Mr. Singh’s challenge is to be ready to break with the Liberals, but that of Conservative Leader Pierre Poilievre is the opposite: he needs to show Canadians that he can do more than simply lambaste the Liberals. To be sure, this is a government in need of lambasting on the question of foreign interference. The Conservatives have justifiably (if at times caustically) decried the Liberals’ resistance to calling a public inquiry.
But Mr. Poilievre needs to go further, and prove that his interest lies in a timely public inquiry, not in a protracted pillorying of the government. The Conservative Leader is giving early indications of such proof, saying that he has “no problem” with including China and Iran in the scope of an inquiry. His initial comments to reporters on the qualifications for an inquiry commissioner also seem reasonable: someone with no ties to the Trudeau Foundation, or problematic foreign regimes, and with a history of non-partisanship.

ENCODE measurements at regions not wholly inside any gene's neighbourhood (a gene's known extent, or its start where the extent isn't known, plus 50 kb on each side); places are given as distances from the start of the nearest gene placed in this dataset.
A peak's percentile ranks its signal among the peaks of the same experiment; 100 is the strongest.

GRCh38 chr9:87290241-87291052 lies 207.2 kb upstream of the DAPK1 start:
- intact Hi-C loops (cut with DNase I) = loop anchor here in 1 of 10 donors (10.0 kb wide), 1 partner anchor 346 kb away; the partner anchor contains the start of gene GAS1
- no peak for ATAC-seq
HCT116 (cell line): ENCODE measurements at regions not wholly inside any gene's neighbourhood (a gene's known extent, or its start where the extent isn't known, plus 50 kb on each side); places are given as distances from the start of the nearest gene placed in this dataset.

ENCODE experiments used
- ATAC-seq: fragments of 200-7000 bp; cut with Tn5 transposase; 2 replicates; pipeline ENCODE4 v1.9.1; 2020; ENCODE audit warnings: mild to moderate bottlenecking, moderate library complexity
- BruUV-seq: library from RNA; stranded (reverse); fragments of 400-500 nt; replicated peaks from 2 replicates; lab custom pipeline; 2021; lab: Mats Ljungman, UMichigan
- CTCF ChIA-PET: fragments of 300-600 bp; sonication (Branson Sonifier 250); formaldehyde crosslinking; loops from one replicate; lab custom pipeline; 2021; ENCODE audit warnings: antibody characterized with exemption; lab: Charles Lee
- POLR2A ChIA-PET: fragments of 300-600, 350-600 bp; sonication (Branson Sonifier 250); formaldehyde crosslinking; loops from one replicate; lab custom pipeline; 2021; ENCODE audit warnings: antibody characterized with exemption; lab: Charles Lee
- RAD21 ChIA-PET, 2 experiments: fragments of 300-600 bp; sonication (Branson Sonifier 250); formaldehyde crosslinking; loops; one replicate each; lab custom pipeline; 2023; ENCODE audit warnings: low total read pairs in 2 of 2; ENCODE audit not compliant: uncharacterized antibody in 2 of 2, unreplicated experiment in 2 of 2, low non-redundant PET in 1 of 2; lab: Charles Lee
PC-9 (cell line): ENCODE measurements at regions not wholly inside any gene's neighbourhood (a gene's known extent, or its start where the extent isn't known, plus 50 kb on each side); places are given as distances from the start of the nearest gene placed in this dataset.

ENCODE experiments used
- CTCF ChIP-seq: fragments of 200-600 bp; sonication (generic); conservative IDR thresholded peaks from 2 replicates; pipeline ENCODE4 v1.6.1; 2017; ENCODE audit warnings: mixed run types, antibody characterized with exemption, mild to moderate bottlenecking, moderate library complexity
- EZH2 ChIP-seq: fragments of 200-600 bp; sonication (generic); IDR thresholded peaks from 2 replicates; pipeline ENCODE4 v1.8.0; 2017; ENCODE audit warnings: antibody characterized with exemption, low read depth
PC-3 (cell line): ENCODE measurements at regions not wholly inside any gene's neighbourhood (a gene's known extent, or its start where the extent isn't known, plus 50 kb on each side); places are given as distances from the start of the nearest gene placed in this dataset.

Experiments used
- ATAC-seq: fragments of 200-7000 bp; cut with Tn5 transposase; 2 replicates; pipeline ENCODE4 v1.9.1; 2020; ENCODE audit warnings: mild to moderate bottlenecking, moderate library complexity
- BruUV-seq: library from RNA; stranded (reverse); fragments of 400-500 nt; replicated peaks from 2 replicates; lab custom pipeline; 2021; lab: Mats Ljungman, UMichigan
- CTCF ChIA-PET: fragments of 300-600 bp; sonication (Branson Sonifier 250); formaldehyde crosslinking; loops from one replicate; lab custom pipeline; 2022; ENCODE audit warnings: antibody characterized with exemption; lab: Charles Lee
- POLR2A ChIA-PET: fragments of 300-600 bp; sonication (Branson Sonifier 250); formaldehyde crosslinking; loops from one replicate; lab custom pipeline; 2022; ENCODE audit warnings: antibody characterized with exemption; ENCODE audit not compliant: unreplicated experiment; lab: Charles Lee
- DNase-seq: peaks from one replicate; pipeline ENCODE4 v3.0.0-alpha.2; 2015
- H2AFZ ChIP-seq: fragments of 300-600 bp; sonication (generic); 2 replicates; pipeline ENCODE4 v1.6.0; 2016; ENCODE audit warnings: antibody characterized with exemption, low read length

All three opposition leaders have rightly called for a tight time frame for an inquiry to ensure that any needed reforms are in place before the next election.
The question is, will Mr. Trudeau listen? It was telling that Mr. LeBlanc dissembled when asked directly on Saturday whether the government would agree to terms proposed by the opposition parties. “We have to see who they’re going to suggest, we have to see the terms of reference,” he said.
Meanwhile, Mr. LeBlanc several times voiced the Liberals’ desire for a “public process,” while notably failing to unequivocally commit to a public inquiry with subpoena powers. The Liberals cannot both insist that the onus is on the opposition to come up with a process and then simultaneously dismiss that effort.